*921 An expert testified an experiment demonstrated a clip of mild, low-carbon steel would begin to bend when subjected to pressure of 1,000-1,100 pounds, and upon continued and increased pressure "somewhat greater" than 2,000 pounds the clip would bend to the point of maximum strength, at which time the clip would completely yield. The witness was of the opinion that the expansion of the wet grain with its pent-up pressure "deformed these clips to a certain point," after which the continued expansion forced the clips through their maximum strength"that state of metastable equilibrium"; they then suddenly failed; and the "hopper bottoms must have expelled rapidly." It was not just a question of merely dropping off, but of being expelled by these tremendous pressures within. (It was said it is not to be assumed that the weight of grain in a bin bore down entirely on the hopper bottom or on the bin-base. The grains in contact or friction between grains and with sidewalls have a tendency to "arch or bridge" in accordance with the generally accepted Janssen's Formula.) A witness for defendants testified that one clip would support approximately 540 pounds before it surpassed the yield point, and the maximum strength would be 950-970 pounds for one clip.
Expert witnesses also explained the anaerobic process of fermentation which starts when grain is under water. In this process, when the grain begins to ferment, gases are generatedcarbon dioxide and hydrogen. One hundred pounds of wheat could liberate 16.8 gallons of gas in three days, when submerged in distilled water at a temperature of 86 degrees. These gases are capable of exerting great pressure. The hydrogen element makes the mixture inflammable when mixed with oxygen, although it is purely conjectural that such a gas mixture could have been ignited under the conditions obtaining at the time of the instant questioned occurrences.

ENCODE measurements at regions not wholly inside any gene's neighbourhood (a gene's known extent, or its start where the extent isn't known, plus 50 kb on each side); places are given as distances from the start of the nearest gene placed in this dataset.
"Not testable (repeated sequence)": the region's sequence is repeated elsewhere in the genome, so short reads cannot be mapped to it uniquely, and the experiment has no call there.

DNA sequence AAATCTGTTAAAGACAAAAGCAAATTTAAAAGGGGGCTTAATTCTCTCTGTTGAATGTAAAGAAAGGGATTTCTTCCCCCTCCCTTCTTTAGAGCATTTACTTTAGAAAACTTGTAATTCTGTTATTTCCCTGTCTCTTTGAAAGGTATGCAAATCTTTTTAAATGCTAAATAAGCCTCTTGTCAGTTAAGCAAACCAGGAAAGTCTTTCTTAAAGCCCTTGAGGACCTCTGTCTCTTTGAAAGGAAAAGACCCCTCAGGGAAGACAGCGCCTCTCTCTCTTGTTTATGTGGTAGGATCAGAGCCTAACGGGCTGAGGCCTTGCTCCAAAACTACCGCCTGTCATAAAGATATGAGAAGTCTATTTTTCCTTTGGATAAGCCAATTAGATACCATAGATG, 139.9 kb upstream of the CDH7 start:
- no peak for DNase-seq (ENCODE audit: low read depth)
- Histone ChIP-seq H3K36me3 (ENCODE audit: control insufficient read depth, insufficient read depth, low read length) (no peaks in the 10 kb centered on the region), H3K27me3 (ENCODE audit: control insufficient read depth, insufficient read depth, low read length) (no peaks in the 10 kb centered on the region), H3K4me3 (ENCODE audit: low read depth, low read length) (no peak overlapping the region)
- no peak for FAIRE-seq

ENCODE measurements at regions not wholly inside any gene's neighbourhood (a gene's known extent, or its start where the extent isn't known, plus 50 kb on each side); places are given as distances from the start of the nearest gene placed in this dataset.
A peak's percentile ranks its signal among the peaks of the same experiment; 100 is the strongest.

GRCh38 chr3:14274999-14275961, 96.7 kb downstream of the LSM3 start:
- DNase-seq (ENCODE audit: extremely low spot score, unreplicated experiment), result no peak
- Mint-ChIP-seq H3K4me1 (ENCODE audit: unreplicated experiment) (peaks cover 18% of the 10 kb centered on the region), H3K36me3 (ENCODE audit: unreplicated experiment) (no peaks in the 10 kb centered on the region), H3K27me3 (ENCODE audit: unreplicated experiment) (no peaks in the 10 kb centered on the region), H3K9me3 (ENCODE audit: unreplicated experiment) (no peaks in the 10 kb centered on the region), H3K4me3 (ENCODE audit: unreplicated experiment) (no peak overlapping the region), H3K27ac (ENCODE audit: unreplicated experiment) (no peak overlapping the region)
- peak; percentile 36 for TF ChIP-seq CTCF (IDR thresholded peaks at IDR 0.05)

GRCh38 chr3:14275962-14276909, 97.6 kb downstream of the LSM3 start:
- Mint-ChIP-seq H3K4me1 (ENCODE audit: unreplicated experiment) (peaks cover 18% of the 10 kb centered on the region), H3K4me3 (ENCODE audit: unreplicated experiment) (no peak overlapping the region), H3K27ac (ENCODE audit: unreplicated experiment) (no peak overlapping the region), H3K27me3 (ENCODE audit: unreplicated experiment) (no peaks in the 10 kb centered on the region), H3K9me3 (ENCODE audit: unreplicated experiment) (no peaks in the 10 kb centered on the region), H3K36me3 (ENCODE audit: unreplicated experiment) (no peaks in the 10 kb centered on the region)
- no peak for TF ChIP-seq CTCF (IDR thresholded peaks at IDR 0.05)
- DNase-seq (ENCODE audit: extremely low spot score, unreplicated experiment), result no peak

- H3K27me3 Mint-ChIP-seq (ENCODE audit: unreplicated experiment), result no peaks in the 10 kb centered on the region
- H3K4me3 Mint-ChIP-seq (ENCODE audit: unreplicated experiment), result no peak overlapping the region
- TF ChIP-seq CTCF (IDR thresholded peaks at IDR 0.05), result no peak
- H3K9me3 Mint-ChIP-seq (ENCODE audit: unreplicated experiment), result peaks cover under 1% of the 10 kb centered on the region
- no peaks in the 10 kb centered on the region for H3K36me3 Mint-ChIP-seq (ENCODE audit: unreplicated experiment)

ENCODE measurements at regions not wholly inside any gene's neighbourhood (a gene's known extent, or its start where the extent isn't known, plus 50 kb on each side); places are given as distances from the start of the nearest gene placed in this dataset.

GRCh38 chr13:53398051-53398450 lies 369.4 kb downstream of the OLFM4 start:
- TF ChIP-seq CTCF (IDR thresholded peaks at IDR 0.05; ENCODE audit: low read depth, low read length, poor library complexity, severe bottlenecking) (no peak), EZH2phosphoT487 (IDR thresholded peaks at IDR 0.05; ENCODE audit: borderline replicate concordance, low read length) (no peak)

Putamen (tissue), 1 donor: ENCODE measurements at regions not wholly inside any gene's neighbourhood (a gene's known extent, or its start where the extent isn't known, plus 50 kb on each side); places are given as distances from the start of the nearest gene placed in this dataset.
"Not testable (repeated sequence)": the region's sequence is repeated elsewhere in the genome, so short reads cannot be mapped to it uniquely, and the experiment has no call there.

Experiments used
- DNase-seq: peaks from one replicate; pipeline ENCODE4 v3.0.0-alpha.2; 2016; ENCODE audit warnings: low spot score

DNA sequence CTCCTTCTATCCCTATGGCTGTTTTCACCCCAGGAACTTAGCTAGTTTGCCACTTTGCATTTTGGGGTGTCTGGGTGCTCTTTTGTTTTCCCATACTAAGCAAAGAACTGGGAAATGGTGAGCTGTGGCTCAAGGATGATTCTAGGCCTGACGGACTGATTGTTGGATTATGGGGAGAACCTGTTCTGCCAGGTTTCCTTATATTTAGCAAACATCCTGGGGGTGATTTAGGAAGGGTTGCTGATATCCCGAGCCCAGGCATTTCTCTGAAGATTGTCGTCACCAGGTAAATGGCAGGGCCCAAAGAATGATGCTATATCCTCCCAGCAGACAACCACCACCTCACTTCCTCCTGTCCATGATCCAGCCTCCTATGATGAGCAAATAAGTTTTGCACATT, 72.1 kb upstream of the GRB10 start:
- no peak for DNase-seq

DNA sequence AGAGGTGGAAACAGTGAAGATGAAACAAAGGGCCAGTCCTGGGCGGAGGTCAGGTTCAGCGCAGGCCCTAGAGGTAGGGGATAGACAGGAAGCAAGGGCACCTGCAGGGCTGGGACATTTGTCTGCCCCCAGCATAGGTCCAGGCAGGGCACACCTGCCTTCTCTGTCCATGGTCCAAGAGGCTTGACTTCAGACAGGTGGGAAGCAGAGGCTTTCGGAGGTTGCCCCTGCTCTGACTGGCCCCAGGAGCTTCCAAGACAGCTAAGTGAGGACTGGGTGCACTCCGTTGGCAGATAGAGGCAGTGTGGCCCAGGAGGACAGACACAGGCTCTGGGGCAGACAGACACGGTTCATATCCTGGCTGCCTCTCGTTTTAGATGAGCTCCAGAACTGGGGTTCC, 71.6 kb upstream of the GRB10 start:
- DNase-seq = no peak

A witness for defendants testified experiments had shown that wheat soaked in water for seven days imbibed water to the extent of 44.4 percent, corn 41.0 percent, and sorghum 35.4 percent. With respect to the generation of gases, an experiment conducted by the witness showed the appearance of gas eighteen hours after the grain was soaked in waterthe production of gas was rather low until thirty hours had elapsed, after which gas was evolved at an ever-increasing rate. The experiment was conducted up to "72 hours, three days." This witness, however, was of the opinion that the gases produced in the bin bottoms of the River-Rail elevator had no effect "on the forcing-off of the hopper bottoms," for the reason, he said, wet grain is quite permeable to gases, and the gas production during the time of the immersion, as well as for sometime afterward, was at a considerably lower rate than the amount of gas which could permeate or move and become diffused through the wet columns of grain in the bins. Yet there was evidence that soaked grain "mushes down," and thus the interseed spaces that ordinarily would permit gas to escape would be greatly reduced. And the witness had reported an experiment indicating that the initial wetting of wheat when trapped air was removed over a period of forty-five minutes caused an increase of volume from 40 to 48 cubic centimeters; after soaking for thirty hours the volume rose to 59 cubic centimeters; and after seventy-two hours a volume limit of 69 cubic centimeters appeared to have been reached. An experiment treated with wet grains contained in three glass test tubes. Thirty-six hours after the wetting the kernels were flattened and distorted. The grain in a tube containing corn expanded to the extent of pressure that it broke the glass. The rubber stoppers of the other two tubes were forced off by the expansion.
Except in respects immaterial here, insurers' policies did not limit the coverage *922 for "explosion" to explosions by ignition or combustion or expansion of gas, or to any explosion due to any particular cause. We therefore consider the coverage contemplated any explosion within the meaning of the term as commonly accepted. See the authorities cited supra treating with the meaning of the term "explosion."